Many women feel that the idea would simply reinforce the traditional Indian societal practice of victim shaming and victim blaming, as happens often in cases of crimes against women. “This puts the onus of ensuring women safety on the woman herself. Why do not men register themselves and be tracked? Tomorrow if something happens to a woman, they will be the first ones to say that the victim did not register herself and where she is going to, in local police station and that is why she is to be blamed for crimes committed against her,” says Roy.

Like Roy and Khan, a group of school students from Bhopal’s DPS school say that the introduction of such a law by Chouhan’s administration will lay claim to women’s bodies as the property of men meant to be protected – a patriarchal notion that has contributed to the oppression of women for ages together. It will create a dangerously bigger space for victim-blaming.

“Would such legislation not give precedence to the circumstances of the crime – perhaps including what the woman was wearing, where she was, what she was doing at the time of attack – instead of pinning the blame solely on the criminal, as should be the case,” asks Adhinayak Mukherjee, a 16-year-old student of the school.

A ‘women-friendly CM’

Devi explains that Chouhan has an image of being a women-friendly chief minister. He gave himself the sobriquet mamaji (maternal uncle) after he introduced the Ladli Laxmi Scheme in 2006.

Chouhan is also hailed for implementing 50 pc reservation for women in local body polls and 30 pc reservation in police recruitment. He was the first to introduce a gender budget as a separate budget that is passed separately in the assembly.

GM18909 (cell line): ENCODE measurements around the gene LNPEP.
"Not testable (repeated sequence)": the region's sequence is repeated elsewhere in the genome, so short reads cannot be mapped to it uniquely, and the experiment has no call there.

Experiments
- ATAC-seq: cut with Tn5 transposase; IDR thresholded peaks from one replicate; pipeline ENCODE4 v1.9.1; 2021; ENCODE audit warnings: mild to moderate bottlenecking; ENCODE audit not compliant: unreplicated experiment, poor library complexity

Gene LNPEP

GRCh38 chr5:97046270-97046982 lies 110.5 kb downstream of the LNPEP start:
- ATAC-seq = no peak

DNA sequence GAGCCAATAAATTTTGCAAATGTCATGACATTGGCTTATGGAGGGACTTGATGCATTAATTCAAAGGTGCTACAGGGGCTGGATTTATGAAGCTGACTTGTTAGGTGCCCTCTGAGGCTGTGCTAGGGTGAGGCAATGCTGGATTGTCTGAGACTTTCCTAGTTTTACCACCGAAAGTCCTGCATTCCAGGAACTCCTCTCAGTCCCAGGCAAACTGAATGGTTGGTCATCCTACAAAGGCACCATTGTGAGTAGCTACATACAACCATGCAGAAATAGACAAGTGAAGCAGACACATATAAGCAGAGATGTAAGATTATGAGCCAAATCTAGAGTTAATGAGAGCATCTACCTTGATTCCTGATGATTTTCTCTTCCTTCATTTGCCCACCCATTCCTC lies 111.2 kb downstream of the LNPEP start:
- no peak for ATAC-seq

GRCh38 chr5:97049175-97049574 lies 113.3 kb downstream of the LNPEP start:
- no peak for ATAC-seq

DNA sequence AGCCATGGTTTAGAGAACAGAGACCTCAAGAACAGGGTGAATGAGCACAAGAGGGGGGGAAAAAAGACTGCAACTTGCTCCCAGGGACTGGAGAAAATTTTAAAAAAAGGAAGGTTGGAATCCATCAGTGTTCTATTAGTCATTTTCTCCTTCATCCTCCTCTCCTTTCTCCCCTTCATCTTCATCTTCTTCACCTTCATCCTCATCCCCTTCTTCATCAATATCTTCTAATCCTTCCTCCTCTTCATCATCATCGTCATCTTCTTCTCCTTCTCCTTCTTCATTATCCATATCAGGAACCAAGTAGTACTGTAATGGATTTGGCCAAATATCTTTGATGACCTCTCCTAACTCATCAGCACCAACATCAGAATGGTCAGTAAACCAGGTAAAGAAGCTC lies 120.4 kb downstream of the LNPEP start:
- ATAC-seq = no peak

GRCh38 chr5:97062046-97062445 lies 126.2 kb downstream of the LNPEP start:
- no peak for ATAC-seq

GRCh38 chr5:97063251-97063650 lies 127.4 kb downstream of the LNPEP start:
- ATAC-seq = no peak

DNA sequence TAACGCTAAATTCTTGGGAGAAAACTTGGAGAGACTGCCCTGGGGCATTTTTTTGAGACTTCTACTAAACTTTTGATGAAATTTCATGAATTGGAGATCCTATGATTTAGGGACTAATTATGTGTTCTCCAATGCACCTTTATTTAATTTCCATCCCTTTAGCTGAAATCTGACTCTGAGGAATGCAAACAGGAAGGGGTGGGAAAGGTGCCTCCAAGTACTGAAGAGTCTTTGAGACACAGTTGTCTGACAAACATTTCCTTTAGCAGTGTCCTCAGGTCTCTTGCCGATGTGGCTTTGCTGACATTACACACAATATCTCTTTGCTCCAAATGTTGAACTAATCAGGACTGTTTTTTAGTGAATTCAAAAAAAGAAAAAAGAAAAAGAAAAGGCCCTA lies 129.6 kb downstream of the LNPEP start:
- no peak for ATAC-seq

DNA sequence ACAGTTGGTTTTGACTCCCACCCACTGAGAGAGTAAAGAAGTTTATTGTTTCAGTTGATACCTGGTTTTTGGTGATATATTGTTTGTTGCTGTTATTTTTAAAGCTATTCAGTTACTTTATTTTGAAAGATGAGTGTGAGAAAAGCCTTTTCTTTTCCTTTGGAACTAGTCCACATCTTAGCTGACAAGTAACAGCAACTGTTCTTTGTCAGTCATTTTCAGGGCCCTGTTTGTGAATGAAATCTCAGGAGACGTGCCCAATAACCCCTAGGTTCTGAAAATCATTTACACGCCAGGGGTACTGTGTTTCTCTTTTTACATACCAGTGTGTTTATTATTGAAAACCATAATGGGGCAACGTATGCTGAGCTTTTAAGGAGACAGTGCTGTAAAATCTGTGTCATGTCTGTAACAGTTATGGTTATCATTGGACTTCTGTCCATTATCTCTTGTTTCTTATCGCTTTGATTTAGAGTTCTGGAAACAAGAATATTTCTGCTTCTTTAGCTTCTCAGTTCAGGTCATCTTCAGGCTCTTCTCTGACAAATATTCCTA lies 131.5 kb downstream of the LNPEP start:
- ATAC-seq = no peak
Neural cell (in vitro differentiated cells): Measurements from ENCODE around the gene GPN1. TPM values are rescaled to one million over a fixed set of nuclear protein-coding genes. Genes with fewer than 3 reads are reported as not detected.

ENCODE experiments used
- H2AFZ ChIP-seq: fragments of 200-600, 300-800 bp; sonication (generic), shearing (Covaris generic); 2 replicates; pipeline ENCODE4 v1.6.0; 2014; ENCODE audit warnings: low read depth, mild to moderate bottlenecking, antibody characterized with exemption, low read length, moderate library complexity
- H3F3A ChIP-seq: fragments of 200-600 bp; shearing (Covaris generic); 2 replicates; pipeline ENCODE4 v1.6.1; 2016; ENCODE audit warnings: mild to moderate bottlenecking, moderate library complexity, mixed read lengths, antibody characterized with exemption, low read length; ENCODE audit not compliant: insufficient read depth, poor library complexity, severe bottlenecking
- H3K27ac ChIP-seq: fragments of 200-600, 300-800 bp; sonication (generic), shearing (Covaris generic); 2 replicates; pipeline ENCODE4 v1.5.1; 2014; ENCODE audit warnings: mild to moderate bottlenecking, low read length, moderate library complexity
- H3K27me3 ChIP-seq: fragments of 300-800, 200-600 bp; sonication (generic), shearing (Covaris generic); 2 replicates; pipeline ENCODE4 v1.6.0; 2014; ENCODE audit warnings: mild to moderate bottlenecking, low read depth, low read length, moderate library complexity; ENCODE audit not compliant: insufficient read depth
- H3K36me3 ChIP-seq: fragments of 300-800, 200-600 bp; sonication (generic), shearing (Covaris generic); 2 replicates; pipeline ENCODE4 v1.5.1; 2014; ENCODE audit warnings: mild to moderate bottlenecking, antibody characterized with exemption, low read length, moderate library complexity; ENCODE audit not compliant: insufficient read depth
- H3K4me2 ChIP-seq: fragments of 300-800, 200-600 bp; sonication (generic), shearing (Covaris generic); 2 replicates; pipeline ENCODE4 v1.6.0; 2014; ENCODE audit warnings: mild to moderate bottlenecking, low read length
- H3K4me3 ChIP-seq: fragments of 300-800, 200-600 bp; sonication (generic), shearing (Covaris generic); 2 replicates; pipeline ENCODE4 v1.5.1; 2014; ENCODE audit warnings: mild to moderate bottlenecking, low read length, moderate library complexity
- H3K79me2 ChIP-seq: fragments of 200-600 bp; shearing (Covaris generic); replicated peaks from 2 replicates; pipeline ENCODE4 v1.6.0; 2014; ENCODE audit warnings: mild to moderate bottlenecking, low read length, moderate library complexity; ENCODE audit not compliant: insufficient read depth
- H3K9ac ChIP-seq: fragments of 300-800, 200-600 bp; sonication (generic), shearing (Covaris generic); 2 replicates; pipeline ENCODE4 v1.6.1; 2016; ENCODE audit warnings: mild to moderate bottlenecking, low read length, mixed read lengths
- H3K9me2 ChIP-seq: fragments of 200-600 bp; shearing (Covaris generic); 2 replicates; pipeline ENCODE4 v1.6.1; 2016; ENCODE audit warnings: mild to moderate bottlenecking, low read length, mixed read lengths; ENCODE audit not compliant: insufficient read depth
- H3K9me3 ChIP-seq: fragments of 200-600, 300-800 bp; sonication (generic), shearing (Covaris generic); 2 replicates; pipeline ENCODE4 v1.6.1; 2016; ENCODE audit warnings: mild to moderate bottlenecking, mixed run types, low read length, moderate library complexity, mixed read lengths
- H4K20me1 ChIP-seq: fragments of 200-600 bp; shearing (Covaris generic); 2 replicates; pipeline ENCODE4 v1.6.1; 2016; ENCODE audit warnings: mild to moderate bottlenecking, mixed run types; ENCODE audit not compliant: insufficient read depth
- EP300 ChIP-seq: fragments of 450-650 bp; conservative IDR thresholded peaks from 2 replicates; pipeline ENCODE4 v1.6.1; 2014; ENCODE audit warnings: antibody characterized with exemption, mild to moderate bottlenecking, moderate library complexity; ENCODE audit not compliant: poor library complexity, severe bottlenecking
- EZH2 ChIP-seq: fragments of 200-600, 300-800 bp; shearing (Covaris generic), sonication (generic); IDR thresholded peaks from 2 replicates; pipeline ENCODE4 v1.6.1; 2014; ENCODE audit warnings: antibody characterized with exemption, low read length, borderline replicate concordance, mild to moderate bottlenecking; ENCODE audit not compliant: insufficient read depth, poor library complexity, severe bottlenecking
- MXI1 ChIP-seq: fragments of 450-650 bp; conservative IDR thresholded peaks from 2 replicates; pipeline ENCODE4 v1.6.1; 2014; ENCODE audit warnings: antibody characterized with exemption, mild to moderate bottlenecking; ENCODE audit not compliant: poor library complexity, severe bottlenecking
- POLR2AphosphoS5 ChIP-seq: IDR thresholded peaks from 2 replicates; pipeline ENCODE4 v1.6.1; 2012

However, the sheen is rapidly wearing off as the women in MP feel that the focus has now shifted to controlling women instead of controlling crimes against them. This is not the first time that Chouhan has proposed an idea, in the name of ensuring woman safety, that has left people of MP wondering about the logic and common sense behind the party in power and their members’ statements.

In his last tenure as chief minister, Chouhan had directed officials to worship and wash the feet of minor girls before any government event. The practice was discontinued when the Congress government of Kamal Nath took over. In December 2020 again, the MP CM had issues a fresh circular stating that Kanya Pujan (a Hindu ritual of worshipping girls) should be compulsory before every government-organised event, claiming that it would ensure that women empowerment in the state.

“Someone should just tell him that just because he calls himself mamaji, does not mean that he can say anything and the public will agree to it. This makes absolutely no sense. If he counts Kanya Pujan as a step that he has taken towards women empowerment, I do not know what to say,” says Devi who worked at Roy’s.

Increasing disbelief in government

In his speech on the occasion when he spoke of tracking women for their safety, Chouhan had also claimed that incidents of rape have reduced by 19 pc in the state, kidnapping by 23 pc, female foeticide by 20 pc and sexual harassment by 14 pc. He further added that around 7,000 missing women were found by police. However, no such data is available in public domain and the women say they don’t feel any safer.

“Now that you have heard all that he says, it is difficult to take him seriously or believe him when he presents data on women safety,” adds Khan.

“Even if for a moment, I believe the government, this thread of positive change should be taken forward with stricter laws against perpetrators and a robust safety system in place. The proposed law of tracking women instead only beckons a backward journey, where an invasion of privacy and a saviour complex threatens to become the norm,” fashioner designer Roy says.

“Well, what else do you expect? You elected a clown, now watch the circus,” she adds.